Skilled nursing facilities, assisted living facilities, or nursing homes are institutions where much of us will spend the last decade of our lives. There are about 1.3 million residents in U.S. nursing homes. There are over 26,000 nursing homes in the U.S. 70% of people who reach the age of 65 will need long-term care at some point in life. By 2050, up to 30 million people in the Americas will require long-term care services. Whether bed bound or just needing help with activities of daily living, the extra help that these facilities provide is crucial. As we reach this stage in our lives, the question is; “How do I get access to Cannabis at a nursing home?”
Shelby Grebbin writes in Skilled Nursing News about a skilled nursing facility in New York called Hebrew Home at Riverdale’s. In 2014, when New York passed their Compassionate Care Act, Dr. Zachary Palace, the Medical Director of Hebrew Home, was faced with a perplexing question: By permitting residents to exercise their full rights as citizens of the state to access Cannabis, could he put the senior care center at risk for non-compliance?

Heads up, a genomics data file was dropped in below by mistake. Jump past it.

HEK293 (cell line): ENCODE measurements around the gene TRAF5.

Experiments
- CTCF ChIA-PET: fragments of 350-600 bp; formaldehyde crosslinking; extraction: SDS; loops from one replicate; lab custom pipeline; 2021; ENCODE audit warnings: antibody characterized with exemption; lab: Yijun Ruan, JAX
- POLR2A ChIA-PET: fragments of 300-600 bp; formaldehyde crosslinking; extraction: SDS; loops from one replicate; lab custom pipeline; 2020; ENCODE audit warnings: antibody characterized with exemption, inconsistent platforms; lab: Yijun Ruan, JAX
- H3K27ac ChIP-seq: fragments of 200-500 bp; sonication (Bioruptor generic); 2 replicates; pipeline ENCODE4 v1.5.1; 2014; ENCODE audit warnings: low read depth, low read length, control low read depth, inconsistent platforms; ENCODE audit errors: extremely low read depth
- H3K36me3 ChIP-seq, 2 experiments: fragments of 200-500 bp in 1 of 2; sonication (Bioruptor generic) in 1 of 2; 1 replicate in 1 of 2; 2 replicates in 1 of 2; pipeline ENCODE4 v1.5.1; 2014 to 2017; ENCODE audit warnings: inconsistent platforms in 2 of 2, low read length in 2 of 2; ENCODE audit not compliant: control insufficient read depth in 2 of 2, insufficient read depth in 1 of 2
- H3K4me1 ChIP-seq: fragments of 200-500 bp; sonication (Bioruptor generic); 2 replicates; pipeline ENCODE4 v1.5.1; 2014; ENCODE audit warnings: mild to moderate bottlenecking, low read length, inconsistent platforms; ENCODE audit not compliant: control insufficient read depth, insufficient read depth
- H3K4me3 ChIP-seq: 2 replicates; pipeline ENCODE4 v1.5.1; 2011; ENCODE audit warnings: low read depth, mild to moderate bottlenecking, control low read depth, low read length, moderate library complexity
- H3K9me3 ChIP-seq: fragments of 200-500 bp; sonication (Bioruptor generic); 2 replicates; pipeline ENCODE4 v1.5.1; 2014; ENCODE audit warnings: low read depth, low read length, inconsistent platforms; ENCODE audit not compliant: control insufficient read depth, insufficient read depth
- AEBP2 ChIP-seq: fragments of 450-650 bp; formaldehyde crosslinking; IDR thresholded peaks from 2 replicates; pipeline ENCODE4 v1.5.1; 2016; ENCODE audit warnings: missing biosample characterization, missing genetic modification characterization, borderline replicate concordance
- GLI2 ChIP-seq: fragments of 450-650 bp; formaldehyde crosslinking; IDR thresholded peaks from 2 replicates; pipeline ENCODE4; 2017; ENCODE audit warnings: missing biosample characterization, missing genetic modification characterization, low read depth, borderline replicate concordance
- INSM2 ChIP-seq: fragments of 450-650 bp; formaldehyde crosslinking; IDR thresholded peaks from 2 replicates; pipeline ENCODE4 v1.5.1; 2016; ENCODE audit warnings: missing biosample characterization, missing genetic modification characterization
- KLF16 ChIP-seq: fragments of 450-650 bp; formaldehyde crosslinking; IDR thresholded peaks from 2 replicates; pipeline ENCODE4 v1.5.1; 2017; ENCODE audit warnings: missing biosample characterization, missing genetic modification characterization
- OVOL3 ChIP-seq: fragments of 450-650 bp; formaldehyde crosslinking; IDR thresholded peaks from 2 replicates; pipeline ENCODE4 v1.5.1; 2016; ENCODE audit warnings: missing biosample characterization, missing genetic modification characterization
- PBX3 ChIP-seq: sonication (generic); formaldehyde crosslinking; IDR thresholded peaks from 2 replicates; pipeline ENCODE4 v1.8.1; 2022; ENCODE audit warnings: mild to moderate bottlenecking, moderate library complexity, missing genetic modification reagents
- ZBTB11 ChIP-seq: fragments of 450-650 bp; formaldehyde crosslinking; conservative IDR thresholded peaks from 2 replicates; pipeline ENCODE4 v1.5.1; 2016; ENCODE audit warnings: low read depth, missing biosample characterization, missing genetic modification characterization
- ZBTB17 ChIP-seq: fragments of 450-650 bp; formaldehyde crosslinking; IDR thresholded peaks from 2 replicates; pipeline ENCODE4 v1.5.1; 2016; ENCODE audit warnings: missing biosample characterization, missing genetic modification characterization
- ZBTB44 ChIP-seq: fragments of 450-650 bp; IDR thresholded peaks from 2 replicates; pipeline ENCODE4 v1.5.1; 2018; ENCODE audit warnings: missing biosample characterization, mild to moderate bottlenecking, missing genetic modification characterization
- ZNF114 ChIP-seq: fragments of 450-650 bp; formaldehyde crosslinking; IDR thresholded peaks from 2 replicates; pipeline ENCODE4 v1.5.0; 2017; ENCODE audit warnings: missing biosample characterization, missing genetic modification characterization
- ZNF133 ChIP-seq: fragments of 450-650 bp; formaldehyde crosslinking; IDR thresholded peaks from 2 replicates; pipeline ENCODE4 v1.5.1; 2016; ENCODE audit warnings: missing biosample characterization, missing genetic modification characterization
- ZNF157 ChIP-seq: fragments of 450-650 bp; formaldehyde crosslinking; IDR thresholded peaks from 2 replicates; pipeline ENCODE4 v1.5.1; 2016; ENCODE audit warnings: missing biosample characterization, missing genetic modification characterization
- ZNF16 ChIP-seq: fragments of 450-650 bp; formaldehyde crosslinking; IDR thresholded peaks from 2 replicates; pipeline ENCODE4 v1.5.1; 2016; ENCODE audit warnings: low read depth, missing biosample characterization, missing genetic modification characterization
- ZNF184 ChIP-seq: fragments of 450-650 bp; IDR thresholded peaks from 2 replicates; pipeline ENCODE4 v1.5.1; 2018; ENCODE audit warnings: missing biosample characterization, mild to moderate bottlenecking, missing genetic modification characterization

In the 21st century, Cannabis use continues to be decriminalized and de-stigmatized, and baby boomers are the major reason why. Remember, publicly displayed pro-Cannabis sentiments started back in the 70s. A couple of decades of “Say No to Drugs” was followed by a movement that permitted legal access Cannabis worldwide.
As a compassionate geriatrician, Dr. Palace recognizes the potential benefits of Cannabis for his patients. His clients need help with chronic pain, insomnia, poor appetite, and neurological conditions like Parkinson’s, Alzheimer’s, and seizures. Dr. Palace is also aware that Cannabis is a Schedule I drug and any skilled nursing facility receiving federal aid is in jeopardy of losing their Medicare and Medicaid reimbursements. In response, Dr. Palace and Hebrew Home CEO Daniel Reingold set out to create a Medical Cannabis program for their residents that legally works with the rules.
Most states allows residents to access Cannabis via recommendation from a physician. “They’re able to maintain it in their own space in their room,” says Dr. Palace. “They get a lock box that only they have the key to. It’s truly their property. And it’s not in the facility’s possession, but it’s in their own personal possession. Another participation condition requires residents to self-administer the Cannabis — unless they have a companion or family member who can administer it for them.”
Jean Talleyrand, M.D.,